No one wants to be memorialized in Boston’s Garden of Peace, but for those that are remembered there, the addition of their names to the solemn Garden for murder victims gives some solace and a place to grieve with others who are walking similar paths.
The Boston Garden of Peace held its 10th Annual Ceremony on Sept. 18 to add names to the memorial dedicated to those who have been murdered in the area. This year, the Garden added its 1,000th name, with one of those new names being late Everett resident Shawn Clark, a U.S. Marine combat veteran who was murdered after returning home.
“It was so emotional and everyone was crying,” said Anita Clark, the fallen Marine’s mother. “I was shaking. It was so emotional. You just meet so many people you wouldn’t have known otherwise and who are in the same position I’m in. It was just a very, very moving ceremony for all of us.”
Clark’s son, Shawn, served tours of duty in Iraq with the Marines, and made it home unscathed. However, after coming back to the U.S. and opening up a skate shop in Malden, he was murdered Jan. 29, 2013 by perpetrators who are still at large.
He left behind a wife and two children.
The family also said they wanted to renew the commitment for a reward of $60,000 for anyone who provided information leading to the arrest and conviction of those responsible for killing Clark.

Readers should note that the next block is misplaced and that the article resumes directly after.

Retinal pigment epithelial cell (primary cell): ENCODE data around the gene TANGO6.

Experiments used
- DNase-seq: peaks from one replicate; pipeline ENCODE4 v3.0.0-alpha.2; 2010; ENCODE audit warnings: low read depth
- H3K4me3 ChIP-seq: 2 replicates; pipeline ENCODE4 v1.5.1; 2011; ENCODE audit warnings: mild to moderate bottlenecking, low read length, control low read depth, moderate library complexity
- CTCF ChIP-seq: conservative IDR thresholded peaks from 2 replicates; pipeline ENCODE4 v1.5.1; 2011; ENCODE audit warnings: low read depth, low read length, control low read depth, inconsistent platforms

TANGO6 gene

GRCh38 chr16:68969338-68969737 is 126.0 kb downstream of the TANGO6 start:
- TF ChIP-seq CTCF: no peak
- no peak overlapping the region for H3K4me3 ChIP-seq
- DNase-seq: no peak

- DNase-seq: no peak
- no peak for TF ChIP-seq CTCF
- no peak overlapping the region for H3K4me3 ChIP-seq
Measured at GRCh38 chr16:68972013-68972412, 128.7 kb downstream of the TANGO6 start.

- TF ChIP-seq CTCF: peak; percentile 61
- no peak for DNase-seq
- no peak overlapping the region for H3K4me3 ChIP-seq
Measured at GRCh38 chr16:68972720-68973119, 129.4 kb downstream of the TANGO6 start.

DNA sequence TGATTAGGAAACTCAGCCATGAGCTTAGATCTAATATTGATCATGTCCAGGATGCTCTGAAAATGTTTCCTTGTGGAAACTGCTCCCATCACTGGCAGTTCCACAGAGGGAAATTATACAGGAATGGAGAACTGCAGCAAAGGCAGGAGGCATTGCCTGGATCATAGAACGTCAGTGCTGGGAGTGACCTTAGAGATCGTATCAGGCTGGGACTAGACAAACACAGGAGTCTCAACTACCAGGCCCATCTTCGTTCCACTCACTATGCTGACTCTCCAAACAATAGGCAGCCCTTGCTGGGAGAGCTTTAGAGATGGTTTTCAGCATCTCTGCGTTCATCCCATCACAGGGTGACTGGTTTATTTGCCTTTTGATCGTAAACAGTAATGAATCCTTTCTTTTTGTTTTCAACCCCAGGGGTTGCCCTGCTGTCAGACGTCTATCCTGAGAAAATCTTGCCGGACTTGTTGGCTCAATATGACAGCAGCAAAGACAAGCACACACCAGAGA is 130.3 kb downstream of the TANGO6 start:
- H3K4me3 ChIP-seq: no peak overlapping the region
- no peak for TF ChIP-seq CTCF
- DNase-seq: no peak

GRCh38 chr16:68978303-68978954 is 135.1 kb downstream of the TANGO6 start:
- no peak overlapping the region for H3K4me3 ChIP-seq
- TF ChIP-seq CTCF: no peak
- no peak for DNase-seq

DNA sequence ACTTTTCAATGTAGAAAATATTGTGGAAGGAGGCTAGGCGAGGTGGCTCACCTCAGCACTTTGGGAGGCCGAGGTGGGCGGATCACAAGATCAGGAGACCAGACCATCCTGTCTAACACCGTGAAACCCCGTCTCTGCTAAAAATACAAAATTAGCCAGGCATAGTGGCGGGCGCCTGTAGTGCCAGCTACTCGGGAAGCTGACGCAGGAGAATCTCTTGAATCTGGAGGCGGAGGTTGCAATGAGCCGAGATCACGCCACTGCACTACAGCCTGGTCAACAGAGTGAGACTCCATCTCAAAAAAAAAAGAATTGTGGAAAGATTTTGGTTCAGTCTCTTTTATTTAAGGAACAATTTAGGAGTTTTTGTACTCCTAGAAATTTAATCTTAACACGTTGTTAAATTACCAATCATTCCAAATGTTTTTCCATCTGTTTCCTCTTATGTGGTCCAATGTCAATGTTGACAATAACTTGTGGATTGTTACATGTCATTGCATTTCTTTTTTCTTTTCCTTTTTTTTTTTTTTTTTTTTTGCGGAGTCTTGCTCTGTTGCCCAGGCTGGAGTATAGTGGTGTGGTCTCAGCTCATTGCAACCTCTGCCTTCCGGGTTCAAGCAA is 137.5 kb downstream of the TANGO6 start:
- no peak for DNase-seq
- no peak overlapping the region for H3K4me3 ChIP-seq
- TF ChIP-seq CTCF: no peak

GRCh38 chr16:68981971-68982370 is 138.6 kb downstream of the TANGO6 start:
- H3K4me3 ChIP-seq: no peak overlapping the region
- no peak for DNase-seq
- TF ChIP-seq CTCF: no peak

“We’re hopeful this may entice someone,” she said. “There’s been nothing so far in his case and the murderers are still at large. We really want to get this back out there and into the public eye again. We’re not going to let it be forgotten. We need his killers captured and we need people will information to come forward.”
Additionally, Clark said she plans to mount a campaign to help improve the State’s DNA testing and bring it up to date. She said the techniques used and allowed by law in Massachusetts are very far behind the times.
“It won’t help me on my case, but this would help people down the road,” she said. “My experience has shown me that there really needs to be some refinement in DNA testing and bring our testing up to date. I plan to talk to state reps in the area to file a bill concerning this.”